38904, testis 4.5 × 2 mm., 58 gm., 3 P old, brood patches refeathering; ♂, 38905, testis 5 × 2 mm., 59 gm., 4 P old, brood patches refeathering; ♂ juv., 38903, 6.2 gm.; 2 sex?, 38901, 38902, 5.7 and 6.2 gm., 4 miles south of Washington Beach, July 6. Male, 38907, testis 5 × 2 mm., 56 gm., 7 P old, brood patches refeathering; ♀, 38906, ova to 1 mm., 61 gm., 3 P old, brood patches refeathering; ♀ juv., 38908, ovary inactive, 54 gm., in body molt; Camp 1, July 6. Male, 38910, testis 6 × 3 mm., 60 gm., 4 P old; ♀, 38909, ova to 1 mm., 57 gm., 4 P old, brood patches refeathering; Camp 1, July 8. Male, 38911, testis 2 × 1 mm., 55 gm.; juv., 38912, no weight or sex recorded; Camp 2, July 9.
Numenius americanus parvus Bishop: Long-billed Curlew.—Lone individuals and groups of two to five were noted occasionally along the beach each day. In total, some 30 to 50 birds were counted, but some individuals may have been recorded more than once on different days. Specimens (2): ♂, 38918, testis 4 mm., some fat, 459 gm., Camp 2, July 9; ♀, 38933, ova to 1 mm., no weight recorded, Camp 2, July 8.
Our assumption that some or all individuals seen by us were nonbreeding, summering birds is supported by the fact that our specimens are referable to the small, northwestern subspecies, N. a. parvus, rather than to N. a. americanus; the latter breeds south in the eastern United States to south-central Texas (A.O.U. Check-list, 1957:181). Loetscher (1955:27) saw a flock of 39 curlews near Tamós on June 30, and he notes that nonbreeding birds are fairly common at all seasons in Veracruz. Similarly, the species is present throughout the year on the central Gulf coast of Texas (Hagar and Packard, 1952:8). Authors of the Mexican Check-list (1950:94) do not mention the possibility that birds of this species recorded in México in July are summering rather than migrating. Twelve supposed migrants seen along Laguna Chila (Cacalilao), Veracruz, by Coffey (1960:291) on May 31, 1957, may have been summering birds.
Limosa fedoa (Linnaeus): Marbled Godwit.—Three were seen in shallow waters of the laguna at Camp 2 on July 9. Specimen: ♂, 38919, testis 6 × 2 mm., fat, 305 gm., 6 P old, Camp 2, July 9. Probably our records were of nonbreeding birds, which are known to occur in summer elsewhere in México (Mexican Check-list, 1950:94), sparingly in Texas (Hagar and Packard, 1952:8), and in South Carolina (A.O.U. Check-list, 1957:205). Apparently the only record for this species in Veracruz is one seen on May 11, 1954, east of Cacalilao (Coffey, 1960:292).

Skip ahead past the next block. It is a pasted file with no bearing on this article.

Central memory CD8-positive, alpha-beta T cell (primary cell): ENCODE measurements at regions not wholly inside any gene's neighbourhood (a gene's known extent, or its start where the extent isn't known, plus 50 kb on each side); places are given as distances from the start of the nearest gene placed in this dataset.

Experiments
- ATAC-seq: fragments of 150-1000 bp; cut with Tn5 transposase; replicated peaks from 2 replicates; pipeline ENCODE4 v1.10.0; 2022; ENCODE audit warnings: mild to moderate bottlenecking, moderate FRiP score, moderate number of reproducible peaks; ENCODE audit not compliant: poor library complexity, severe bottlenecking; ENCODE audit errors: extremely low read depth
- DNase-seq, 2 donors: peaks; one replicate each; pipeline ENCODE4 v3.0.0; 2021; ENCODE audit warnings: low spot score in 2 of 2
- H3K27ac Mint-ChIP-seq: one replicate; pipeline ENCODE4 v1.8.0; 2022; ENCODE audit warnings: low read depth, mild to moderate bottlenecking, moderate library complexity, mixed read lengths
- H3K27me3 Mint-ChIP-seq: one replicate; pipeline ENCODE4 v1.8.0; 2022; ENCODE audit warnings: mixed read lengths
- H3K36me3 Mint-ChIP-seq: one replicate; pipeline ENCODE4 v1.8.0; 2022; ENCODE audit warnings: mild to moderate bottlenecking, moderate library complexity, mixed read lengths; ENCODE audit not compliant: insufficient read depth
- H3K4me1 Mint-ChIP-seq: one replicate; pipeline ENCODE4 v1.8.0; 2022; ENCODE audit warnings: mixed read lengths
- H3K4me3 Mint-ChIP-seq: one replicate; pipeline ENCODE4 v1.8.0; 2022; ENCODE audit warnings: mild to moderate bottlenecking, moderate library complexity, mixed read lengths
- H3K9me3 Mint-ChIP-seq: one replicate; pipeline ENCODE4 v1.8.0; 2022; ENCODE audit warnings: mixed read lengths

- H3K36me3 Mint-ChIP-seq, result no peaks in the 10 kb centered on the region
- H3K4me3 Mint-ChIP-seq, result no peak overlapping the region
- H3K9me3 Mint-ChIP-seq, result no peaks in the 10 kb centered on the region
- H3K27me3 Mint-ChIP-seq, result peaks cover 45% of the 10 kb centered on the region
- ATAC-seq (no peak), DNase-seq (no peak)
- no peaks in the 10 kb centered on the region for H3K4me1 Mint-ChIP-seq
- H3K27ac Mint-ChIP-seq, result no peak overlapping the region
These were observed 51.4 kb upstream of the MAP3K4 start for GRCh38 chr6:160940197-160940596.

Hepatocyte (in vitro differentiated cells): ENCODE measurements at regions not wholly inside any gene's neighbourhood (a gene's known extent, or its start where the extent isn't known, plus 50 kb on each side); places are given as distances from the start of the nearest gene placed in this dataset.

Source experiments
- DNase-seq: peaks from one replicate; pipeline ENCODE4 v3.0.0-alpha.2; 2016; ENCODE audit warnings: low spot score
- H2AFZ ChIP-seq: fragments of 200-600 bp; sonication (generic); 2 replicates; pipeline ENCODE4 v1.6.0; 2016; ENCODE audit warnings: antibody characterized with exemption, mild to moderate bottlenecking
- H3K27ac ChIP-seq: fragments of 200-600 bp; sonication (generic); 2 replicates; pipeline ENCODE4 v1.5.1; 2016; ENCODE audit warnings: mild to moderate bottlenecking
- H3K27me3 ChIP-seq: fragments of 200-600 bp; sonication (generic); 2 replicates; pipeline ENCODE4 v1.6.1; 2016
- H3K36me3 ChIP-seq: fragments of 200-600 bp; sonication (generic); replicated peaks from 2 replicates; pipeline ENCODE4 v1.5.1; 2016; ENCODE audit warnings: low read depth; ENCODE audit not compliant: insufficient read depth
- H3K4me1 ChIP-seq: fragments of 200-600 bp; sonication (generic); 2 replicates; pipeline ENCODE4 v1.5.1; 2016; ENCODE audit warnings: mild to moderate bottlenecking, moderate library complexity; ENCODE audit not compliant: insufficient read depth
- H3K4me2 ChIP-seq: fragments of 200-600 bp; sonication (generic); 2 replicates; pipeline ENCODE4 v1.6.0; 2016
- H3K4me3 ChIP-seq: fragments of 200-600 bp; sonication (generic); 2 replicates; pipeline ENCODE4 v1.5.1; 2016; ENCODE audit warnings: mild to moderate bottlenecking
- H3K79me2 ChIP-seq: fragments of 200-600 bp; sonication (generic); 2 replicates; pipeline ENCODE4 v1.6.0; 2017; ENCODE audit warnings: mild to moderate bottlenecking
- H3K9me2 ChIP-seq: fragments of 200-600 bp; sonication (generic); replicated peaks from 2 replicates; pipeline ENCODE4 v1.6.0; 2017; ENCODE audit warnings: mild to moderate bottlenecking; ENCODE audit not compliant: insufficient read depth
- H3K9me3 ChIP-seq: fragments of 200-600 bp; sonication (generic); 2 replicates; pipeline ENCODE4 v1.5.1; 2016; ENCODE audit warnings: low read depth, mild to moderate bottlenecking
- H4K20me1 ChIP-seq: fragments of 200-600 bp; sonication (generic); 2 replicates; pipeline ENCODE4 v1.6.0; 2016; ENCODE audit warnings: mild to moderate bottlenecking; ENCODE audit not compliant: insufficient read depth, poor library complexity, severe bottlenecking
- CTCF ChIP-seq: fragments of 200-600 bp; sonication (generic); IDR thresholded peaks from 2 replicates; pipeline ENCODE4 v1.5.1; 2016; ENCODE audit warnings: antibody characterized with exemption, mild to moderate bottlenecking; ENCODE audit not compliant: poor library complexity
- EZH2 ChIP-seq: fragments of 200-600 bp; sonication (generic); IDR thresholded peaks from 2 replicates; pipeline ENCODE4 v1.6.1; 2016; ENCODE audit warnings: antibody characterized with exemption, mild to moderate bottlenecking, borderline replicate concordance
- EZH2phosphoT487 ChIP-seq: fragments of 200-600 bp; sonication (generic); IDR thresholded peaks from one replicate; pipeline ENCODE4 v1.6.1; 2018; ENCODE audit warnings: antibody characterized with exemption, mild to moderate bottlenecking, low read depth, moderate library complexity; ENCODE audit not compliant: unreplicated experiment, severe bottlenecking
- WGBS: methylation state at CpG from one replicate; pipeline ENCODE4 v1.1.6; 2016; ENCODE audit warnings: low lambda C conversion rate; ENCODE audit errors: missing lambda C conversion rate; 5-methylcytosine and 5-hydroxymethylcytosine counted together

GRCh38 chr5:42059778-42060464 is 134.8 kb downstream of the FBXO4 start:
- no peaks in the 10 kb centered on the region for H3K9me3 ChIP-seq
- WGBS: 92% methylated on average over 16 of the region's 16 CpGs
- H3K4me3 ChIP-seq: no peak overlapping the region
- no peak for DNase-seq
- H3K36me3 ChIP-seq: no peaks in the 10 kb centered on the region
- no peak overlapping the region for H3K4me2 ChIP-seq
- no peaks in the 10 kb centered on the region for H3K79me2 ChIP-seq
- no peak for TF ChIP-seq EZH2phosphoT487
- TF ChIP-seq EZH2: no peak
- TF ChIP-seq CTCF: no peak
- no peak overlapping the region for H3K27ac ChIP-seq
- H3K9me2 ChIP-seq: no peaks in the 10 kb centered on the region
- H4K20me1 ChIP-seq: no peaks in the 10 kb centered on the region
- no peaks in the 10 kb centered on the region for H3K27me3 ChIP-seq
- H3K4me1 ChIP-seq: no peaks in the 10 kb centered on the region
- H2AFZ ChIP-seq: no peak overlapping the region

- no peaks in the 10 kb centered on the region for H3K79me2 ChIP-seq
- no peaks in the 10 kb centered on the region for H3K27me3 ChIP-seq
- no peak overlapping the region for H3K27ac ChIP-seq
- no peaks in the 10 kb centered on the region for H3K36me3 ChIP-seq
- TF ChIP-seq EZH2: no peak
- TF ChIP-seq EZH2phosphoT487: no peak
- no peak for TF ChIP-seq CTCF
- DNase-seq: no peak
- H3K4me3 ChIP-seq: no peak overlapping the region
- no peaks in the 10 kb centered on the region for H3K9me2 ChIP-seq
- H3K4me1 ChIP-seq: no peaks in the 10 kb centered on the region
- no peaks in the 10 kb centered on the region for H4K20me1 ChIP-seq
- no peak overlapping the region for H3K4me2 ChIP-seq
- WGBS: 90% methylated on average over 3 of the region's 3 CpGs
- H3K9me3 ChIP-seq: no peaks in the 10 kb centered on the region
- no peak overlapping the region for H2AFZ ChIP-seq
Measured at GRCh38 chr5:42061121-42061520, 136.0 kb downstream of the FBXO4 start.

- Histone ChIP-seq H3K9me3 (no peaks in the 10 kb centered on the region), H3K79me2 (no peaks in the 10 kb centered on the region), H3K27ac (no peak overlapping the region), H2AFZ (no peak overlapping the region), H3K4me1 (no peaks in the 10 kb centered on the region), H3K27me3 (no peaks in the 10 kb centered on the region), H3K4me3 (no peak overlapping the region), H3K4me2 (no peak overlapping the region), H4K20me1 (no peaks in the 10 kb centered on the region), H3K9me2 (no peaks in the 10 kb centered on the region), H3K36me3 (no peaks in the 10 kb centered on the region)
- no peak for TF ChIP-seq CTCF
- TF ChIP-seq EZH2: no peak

Tringa melanoleuca (Gmelin): Greater Yellowlegs.—Three birds were seen on alkaline flats at Camp 1 on July 7, and two were noted at Camp 2 on July 9. There is one previous report of this species in Tamaulipas, and, since it has been recorded as a migrant and winter resident in México between July 26 and April 26 (Mexican Check-list, 1950:95), our records seem to pertain to unusually early autumnal migrants or, possibly, to nonbreeding, summering birds. Other mid-summer records are available from Tamós on June 30 and July 1, and the species is "to be expected every month of the year" in Veracruz (Loetscher, 1955:27). Sight records for Veracruz in May (Coffey, 1960:291) may well pertain to summering birds. There are northern-summer records for this species from Texas (Hagar and Packard, 1952:8), Surinam (Haverschmidt, 1955:367), and other areas within the winter range of this yellowlegs (A.O.U. Check-list, 1957:190).
Catoptrophorus semipalmatus semipalmatus Gmelin: Willet.—The Willet was common on the island. We found evidence of breeding and also saw large flocks of birds that were either nonbreeders summering in the area or early, postbreeding migrants from more northerly places. All along the beach and at the edge of the laguna at both camps we found Willets in twos or threes, often accompanied by one or two Black-bellied Plovers. On July 10 a small juvenile was captured; two adults in breeding plumage evidenced obvious concern at this action. On July 6 a flock of 30 birds flew east over Camp 1, and a flock of 90 was seen flying south over Camp 1 on July 7.
Specimens (7): ♂, 38922, testis 6 × 1 mm., 264 gm., breeding plumage; ♀, 38923, ova to 2 mm., 269 gm., breeding plumage; ♀, 38924, ova to 1 mm., 280 gm., 3 P old; ♀, 38925, ova to 1 mm., 319 gm.; ♂, 38921, testis 7 × 2 mm., 211 gm., breeding plumage; Camp 1, July 7. Male, 38927, fat light, 231 gm., 4 P old, Camp 2, July 9. Juvenile, sex not recorded, 38920, 43.0 gm., 1 mile south of Washington Beach, July 10. Two of our specimens, both males, are in worn breeding plumage and evidence no molt; another specimen, a female, is also in breeding plumage but is molting on the breast. The remaining two adult skins in our series are three-quarters through the molt and are for the most part in fresh winter feather.
Dresser (1866:37) took an unspecified number of specimens of the Willet at the "Boca Grande" in July and August, but actual breeding in Tamaulipas was first established by C. R. Robins, who found a "scattered colony of breeding Willets" and took a female with an egg in the oviduct on May 9, 1949, near Tepehuaje (Sutton, 1950:135). Sutton (op. cit.) has discussed the characters of this specimen and of birds from Cameron County, Texas. The specimen from Tepehuaje reportedly is closer to C. s. inornatus than to C. s. semipalmatus both in size and color, and birds from Cameron County are intermediate between the two subspecies in size but like C. s. inornatus in color.
Table 3.—Measurements in Millimeters of Specimens of Catoptrophorus semipalmatus from the Barrier Island of Tamaulipas